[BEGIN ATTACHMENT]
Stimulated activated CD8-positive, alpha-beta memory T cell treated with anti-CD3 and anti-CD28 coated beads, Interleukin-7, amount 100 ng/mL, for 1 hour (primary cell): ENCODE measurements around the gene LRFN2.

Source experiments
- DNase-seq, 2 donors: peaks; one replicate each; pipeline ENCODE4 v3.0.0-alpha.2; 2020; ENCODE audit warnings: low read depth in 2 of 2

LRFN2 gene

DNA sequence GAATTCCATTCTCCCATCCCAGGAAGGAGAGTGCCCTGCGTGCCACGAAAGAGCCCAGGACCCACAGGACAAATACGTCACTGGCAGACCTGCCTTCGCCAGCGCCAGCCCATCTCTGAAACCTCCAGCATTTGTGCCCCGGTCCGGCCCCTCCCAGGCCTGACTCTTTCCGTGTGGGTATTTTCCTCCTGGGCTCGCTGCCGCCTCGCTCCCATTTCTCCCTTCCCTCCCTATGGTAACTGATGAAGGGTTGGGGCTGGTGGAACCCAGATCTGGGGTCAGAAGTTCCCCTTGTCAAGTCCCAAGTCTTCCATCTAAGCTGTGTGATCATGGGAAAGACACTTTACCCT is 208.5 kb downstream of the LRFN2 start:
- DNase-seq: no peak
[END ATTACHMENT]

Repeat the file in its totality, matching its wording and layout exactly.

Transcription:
Stimulated activated CD8-positive, alpha-beta memory T cell treated with anti-CD3 and anti-CD28 coated beads, Interleukin-7, amount 100 ng/mL, for 1 hour (primary cell): ENCODE measurements around the gene LRFN2.

Source experiments
- DNase-seq, 2 donors: peaks; one replicate each; pipeline ENCODE4 v3.0.0-alpha.2; 2020; ENCODE audit warnings: low read depth in 2 of 2

LRFN2 gene

DNA sequence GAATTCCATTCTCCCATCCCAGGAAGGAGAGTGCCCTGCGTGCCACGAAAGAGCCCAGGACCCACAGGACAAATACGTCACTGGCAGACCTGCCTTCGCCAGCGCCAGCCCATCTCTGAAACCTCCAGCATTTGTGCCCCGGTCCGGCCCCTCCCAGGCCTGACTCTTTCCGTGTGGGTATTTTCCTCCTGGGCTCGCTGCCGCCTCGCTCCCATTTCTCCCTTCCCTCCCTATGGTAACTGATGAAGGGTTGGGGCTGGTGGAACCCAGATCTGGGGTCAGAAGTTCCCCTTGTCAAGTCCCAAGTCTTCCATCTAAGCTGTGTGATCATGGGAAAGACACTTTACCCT is 208.5 kb downstream of the LRFN2 start:
- DNase-seq: no peak